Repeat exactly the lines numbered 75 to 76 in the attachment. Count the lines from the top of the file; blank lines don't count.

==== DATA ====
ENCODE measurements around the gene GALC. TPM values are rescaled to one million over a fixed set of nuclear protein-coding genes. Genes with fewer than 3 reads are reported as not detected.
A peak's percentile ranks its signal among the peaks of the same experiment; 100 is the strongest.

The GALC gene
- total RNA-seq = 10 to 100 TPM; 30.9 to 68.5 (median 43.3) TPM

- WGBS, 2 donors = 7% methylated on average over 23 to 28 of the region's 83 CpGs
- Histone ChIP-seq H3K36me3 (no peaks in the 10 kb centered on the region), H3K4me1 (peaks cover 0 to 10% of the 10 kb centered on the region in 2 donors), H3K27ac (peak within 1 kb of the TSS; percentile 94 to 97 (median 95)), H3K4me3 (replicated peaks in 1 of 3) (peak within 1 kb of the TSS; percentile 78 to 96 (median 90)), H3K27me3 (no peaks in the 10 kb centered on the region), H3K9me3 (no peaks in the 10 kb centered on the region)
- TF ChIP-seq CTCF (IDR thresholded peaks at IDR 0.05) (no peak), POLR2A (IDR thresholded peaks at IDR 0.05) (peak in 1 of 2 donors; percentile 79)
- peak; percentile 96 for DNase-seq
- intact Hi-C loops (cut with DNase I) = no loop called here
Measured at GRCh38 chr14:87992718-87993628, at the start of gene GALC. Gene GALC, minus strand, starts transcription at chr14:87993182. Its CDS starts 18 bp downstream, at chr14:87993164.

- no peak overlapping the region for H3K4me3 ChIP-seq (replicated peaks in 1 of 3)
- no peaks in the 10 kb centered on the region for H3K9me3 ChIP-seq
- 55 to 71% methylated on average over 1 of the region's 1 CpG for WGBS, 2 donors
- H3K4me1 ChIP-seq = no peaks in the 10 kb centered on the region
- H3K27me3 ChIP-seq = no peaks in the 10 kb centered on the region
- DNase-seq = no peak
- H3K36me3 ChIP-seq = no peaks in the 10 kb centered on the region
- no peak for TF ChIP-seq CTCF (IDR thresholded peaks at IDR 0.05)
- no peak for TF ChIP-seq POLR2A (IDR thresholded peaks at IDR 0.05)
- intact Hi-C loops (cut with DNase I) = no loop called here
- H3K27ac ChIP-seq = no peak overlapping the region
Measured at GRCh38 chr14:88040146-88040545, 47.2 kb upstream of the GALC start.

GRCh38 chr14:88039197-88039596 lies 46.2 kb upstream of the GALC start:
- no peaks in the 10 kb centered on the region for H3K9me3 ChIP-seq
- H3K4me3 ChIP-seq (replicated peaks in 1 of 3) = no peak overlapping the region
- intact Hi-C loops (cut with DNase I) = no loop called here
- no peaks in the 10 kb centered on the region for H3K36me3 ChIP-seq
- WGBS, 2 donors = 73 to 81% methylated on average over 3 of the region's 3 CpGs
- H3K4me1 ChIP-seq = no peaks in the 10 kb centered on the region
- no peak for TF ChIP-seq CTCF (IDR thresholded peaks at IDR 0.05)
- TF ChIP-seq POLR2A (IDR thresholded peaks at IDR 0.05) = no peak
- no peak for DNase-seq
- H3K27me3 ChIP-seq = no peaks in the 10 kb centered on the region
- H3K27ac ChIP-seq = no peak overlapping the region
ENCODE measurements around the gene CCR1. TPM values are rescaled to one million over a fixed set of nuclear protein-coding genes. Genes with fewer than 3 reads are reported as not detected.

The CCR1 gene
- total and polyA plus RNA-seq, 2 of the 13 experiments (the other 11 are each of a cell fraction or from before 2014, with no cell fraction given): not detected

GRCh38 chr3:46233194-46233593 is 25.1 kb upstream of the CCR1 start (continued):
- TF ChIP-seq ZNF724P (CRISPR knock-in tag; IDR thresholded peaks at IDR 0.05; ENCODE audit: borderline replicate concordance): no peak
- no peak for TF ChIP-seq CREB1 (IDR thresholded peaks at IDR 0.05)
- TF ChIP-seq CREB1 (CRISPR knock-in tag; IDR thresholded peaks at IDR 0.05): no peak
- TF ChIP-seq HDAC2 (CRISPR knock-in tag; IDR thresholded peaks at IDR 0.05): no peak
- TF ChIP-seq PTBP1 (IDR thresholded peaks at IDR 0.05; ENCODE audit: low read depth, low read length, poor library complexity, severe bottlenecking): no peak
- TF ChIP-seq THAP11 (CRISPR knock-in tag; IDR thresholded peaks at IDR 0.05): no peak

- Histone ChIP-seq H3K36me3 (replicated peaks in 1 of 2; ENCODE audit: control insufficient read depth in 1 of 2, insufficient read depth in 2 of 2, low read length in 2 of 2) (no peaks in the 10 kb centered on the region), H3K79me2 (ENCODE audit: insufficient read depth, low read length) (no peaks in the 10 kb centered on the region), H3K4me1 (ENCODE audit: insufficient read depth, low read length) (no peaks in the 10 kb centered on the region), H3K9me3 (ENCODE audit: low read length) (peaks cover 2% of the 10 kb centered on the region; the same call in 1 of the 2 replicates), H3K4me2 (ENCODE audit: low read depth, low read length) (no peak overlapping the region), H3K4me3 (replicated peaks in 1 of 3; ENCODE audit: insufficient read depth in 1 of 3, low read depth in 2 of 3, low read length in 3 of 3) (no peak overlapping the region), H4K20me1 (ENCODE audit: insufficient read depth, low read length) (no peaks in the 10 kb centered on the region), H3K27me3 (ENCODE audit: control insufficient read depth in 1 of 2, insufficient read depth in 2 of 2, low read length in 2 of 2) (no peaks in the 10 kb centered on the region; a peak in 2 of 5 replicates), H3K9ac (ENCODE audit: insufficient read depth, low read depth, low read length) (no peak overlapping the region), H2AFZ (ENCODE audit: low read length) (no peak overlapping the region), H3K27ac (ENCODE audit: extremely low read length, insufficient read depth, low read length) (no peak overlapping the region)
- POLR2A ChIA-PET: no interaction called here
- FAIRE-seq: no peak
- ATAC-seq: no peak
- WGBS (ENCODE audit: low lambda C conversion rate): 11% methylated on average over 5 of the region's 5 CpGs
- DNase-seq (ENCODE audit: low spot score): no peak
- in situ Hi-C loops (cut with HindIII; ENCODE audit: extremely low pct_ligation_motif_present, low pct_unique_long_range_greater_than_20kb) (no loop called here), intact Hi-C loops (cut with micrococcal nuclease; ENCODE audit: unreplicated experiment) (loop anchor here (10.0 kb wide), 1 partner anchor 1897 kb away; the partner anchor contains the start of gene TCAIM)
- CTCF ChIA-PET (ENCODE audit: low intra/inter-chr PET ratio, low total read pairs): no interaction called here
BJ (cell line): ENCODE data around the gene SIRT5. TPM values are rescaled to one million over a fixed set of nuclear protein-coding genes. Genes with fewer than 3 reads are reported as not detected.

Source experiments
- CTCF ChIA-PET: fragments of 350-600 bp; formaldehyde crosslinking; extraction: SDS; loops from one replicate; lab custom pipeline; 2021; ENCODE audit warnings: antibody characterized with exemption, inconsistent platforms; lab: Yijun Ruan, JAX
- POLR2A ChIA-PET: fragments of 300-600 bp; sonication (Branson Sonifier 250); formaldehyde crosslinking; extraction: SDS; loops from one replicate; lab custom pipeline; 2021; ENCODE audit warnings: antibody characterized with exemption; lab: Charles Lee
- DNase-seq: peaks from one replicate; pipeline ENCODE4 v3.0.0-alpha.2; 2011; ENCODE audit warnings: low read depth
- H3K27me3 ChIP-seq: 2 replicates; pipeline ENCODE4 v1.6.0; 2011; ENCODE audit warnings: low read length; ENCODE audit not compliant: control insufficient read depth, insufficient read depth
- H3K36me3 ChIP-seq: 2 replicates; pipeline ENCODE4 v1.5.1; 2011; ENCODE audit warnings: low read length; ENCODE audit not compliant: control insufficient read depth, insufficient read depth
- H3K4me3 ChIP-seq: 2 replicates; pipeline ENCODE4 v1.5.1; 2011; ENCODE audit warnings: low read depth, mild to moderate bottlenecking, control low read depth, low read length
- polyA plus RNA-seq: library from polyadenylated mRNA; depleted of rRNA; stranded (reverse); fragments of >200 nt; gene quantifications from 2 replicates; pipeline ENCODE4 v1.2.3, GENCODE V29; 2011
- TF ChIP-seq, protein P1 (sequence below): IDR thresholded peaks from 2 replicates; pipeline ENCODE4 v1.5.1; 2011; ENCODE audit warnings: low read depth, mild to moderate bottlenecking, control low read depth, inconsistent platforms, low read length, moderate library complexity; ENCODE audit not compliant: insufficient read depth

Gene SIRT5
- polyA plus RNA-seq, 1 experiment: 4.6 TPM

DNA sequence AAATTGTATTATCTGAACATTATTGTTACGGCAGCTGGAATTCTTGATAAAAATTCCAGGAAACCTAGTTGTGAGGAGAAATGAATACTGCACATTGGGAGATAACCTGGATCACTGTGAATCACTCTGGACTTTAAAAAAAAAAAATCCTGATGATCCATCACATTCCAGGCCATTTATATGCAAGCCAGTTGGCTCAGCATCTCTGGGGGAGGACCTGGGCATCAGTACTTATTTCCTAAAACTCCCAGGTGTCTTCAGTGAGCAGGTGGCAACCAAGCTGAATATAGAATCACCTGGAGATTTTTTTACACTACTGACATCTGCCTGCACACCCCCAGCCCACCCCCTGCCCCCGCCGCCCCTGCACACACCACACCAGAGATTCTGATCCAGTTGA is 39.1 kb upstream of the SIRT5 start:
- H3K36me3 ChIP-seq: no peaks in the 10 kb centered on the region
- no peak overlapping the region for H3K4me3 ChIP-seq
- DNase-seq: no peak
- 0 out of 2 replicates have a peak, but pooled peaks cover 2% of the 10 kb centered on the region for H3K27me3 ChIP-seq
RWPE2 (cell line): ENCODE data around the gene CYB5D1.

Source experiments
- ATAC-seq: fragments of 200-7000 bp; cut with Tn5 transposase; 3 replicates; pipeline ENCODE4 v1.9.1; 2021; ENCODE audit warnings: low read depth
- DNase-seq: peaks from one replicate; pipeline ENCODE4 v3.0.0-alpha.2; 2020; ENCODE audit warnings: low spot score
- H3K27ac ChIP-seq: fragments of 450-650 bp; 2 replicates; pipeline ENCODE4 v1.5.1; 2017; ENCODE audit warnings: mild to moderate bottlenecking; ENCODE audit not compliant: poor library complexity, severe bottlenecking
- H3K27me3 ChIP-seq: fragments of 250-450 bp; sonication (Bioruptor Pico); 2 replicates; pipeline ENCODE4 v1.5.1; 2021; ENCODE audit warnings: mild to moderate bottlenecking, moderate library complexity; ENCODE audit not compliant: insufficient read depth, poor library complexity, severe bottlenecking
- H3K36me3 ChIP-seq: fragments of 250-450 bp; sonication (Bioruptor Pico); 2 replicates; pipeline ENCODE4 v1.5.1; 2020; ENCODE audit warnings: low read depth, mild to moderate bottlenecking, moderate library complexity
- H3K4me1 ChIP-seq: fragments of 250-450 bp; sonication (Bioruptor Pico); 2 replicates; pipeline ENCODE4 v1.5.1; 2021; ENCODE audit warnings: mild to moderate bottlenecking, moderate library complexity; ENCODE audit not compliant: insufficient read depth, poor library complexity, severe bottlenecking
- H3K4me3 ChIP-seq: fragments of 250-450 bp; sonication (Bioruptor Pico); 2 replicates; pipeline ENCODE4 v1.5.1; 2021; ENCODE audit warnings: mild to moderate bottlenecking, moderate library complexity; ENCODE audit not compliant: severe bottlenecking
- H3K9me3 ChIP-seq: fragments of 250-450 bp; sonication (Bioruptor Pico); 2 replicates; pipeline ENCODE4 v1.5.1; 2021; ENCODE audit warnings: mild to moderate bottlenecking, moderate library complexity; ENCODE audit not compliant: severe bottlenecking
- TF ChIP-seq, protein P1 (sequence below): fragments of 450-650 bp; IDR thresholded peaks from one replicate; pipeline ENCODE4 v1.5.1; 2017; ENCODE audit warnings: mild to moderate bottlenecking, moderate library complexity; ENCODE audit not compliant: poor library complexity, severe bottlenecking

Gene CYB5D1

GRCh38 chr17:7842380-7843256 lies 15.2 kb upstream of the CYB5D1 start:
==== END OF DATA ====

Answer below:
- H3K27me3 ChIP-seq: fragments of 250-450 bp; sonication (Bioruptor Pico); 2 replicates; pipeline ENCODE4 v1.5.1; 2021; ENCODE audit warnings: mild to moderate bottlenecking, moderate library complexity; ENCODE audit not compliant: insufficient read depth, poor library complexity, severe bottlenecking
- H3K36me3 ChIP-seq: fragments of 250-450 bp; sonication (Bioruptor Pico); 2 replicates; pipeline ENCODE4 v1.5.1; 2020; ENCODE audit warnings: low read depth, mild to moderate bottlenecking, moderate library complexity